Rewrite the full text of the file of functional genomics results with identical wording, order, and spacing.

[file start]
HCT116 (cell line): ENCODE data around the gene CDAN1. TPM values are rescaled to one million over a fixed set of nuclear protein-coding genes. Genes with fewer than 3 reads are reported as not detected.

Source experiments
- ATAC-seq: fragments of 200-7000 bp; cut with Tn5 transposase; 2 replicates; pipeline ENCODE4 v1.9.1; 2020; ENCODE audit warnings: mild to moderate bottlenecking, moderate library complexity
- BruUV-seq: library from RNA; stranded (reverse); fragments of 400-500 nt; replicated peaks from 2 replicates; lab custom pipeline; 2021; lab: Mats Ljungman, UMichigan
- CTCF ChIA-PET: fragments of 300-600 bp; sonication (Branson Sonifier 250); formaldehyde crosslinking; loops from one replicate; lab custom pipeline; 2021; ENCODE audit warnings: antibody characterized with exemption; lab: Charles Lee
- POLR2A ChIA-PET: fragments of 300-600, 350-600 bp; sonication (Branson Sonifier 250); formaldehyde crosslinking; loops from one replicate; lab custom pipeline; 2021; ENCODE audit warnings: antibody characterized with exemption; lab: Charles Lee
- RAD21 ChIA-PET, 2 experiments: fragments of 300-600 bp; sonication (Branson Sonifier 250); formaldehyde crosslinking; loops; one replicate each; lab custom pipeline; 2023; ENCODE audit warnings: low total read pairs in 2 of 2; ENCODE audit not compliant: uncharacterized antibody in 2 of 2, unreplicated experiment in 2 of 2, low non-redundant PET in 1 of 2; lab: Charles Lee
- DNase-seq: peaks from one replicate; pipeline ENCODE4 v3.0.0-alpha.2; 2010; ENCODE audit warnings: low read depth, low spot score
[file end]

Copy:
HCT116 (cell line): ENCODE data around the gene CDAN1. TPM values are rescaled to one million over a fixed set of nuclear protein-coding genes. Genes with fewer than 3 reads are reported as not detected.

Source experiments
- ATAC-seq: fragments of 200-7000 bp; cut with Tn5 transposase; 2 replicates; pipeline ENCODE4 v1.9.1; 2020; ENCODE audit warnings: mild to moderate bottlenecking, moderate library complexity
- BruUV-seq: library from RNA; stranded (reverse); fragments of 400-500 nt; replicated peaks from 2 replicates; lab custom pipeline; 2021; lab: Mats Ljungman, UMichigan
- CTCF ChIA-PET: fragments of 300-600 bp; sonication (Branson Sonifier 250); formaldehyde crosslinking; loops from one replicate; lab custom pipeline; 2021; ENCODE audit warnings: antibody characterized with exemption; lab: Charles Lee
- POLR2A ChIA-PET: fragments of 300-600, 350-600 bp; sonication (Branson Sonifier 250); formaldehyde crosslinking; loops from one replicate; lab custom pipeline; 2021; ENCODE audit warnings: antibody characterized with exemption; lab: Charles Lee
- RAD21 ChIA-PET, 2 experiments: fragments of 300-600 bp; sonication (Branson Sonifier 250); formaldehyde crosslinking; loops; one replicate each; lab custom pipeline; 2023; ENCODE audit warnings: low total read pairs in 2 of 2; ENCODE audit not compliant: uncharacterized antibody in 2 of 2, unreplicated experiment in 2 of 2, low non-redundant PET in 1 of 2; lab: Charles Lee
- DNase-seq: peaks from one replicate; pipeline ENCODE4 v3.0.0-alpha.2; 2010; ENCODE audit warnings: low read depth, low spot score